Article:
Skip to main content

Heritage Crime and the need to protect Hadrian's Wall

Hadrian's Wall at Cawfields Crags © David Gill

It appears that illegal metal detecting has been taking place along the line of Hadrian's Wall in Northumberland (Tony Henderson, "Heritage crime concern on Hadrian's Wall because of illegal digging", Chronicle 10 February 2015). The hunting has taken place in the central section of the wall to the west of the well-preserved fort at Housesteads.

This is discussed in the wider context of 'Heritage Crime'.
Mark Harrison, English Heritage national crime advisor said: “The practice of nighthawking, particularly from such important sites as Hadrian’s Wall, is an issue that we take very seriously. 
“We recognise that the majority of the metal detecting community comply with the laws and regulations relating to the discovery and recovery of objects from the land, but just as it is against the law to break into someone’s house and steal their possessions, so it is illegal to damage land and steal valuable historical artefacts. 
“The objects they are stealing belong to the landowner, in this case the National Trust, and the history they are stealing belongs to all of us.”
Quarrying along the line of the wall in the 1920s and 1930s brought about a major shift in the attitude towards heritage monuments in their wider setting (see here). This deliberate damage to a world heritage monument should renew the discussion of how the finite archaeological record is being damaged in a quite deliberate way.

Elsewhere Harrison has called for 'research, debate and ultimately influence [to drive] the changes necessary to protect and preserve the world's cultural and historic environment'. How will Harrison and English Heritage seek to influence the necessary changes to protect our universal heritage?

Some of the issues were raised in the forum piece for the Papers of the Institute of Archaeology.

Bookmark and Share so Your Real Friends Know that You Know

Comments

Mark Harrison said…
Hi David many thanks for raising the issue of unlawful detecting at Hadrian's Wall. It would be good to have a chat to see how we can work with you and your students. Mark

Popular posts from this blog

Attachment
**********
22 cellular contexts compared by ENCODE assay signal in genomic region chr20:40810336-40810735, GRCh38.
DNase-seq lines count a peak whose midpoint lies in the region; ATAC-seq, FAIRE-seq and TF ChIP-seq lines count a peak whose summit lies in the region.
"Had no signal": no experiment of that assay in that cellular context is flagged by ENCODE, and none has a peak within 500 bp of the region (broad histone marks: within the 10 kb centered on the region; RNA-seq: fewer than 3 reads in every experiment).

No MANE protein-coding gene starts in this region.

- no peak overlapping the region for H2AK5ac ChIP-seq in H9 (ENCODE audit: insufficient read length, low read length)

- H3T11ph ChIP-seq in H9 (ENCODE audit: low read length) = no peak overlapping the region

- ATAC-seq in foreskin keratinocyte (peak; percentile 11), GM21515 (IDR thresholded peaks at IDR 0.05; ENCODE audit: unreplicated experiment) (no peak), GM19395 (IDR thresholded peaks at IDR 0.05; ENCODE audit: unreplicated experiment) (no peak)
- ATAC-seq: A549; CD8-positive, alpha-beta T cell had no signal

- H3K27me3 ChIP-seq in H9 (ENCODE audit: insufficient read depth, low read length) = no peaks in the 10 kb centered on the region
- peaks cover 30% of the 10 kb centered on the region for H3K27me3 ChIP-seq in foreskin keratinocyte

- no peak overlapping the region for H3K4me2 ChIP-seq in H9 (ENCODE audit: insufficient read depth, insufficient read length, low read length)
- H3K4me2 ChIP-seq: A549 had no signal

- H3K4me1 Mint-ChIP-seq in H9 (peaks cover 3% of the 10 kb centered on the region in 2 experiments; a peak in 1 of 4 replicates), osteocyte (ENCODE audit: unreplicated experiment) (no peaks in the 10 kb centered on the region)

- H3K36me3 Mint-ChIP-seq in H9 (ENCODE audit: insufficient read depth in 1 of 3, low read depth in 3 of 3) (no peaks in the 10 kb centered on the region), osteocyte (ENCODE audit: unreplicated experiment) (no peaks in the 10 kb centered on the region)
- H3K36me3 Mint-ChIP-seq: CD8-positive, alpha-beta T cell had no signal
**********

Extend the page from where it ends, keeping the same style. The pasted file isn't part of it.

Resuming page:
Marble bull's head from the temple of Eshmun

Excavations at the temple of Eshmun in Lebanon recovered a marble bull's head. It is now suggested that it was this head, apparently first published in 1967, that was placed on loan to New York's Metropolitan Museum of Art (Tom Mashberg, "Met Museum Turns Over Another Relic With Disputed Past to Prosecutors", New York Times August 1, 2017 ). The head is reported to have been handed over to the Manhattan district attorney after a request was received from the Lebanese authorities.

It is suggested that the head may have been looted from an archaeological storage area at Byblos in the 1980s during the Lebanese civil war. Mashberg has rehearsed the recent collecting history:
The owners of the bull’s head, Lynda and William Beierwaltes of Colorado, say they have clear title to the item and have sued Manhattan prosecutors for its return.  The Beierwaltes bought the head from a dealer in London in 1996 for more than $1 million and then sold it to another collector, Michael …

Sardinian warrior from "old Swiss collection"

One of the Sardinian bronzes of a warrior was seized from an as yet unnamed Manahattan gallery. It appears to be the one that passed through the Royal-Athena Gallery: Art of the Ancient World 23 (2012) no. 71. The collecting history for that warrior suggests that it was acquired in 1990 from a private collection in Geneva.

Other clues suggested that the warrior has resided in a New York private collection.

The identity of the private collection in Geneva will no doubt be telling.

The warrior also features in this news story: Jennifer Peltz, "Looted statues, pottery returned to Italy after probe in NYC", ABC News May 25 2017.

Mithras relief from Tor Cervara

A fragmentary relief of Mithras was discovered in 1964 at Tor Cervara on the outskirts of Rome. It was acquired by the Museo Nazionale Romano.

A further fragment of the relief was acquired by the Badisches Landesmueum in Kalrsruhe in 1976. The source was an unstated Swiss dealer. This fragment has been reunited with the rest of the relief [press release].

Today a further fragment of the relief was reunited with the other pieces. This had been recovered during a raid in Sardinia.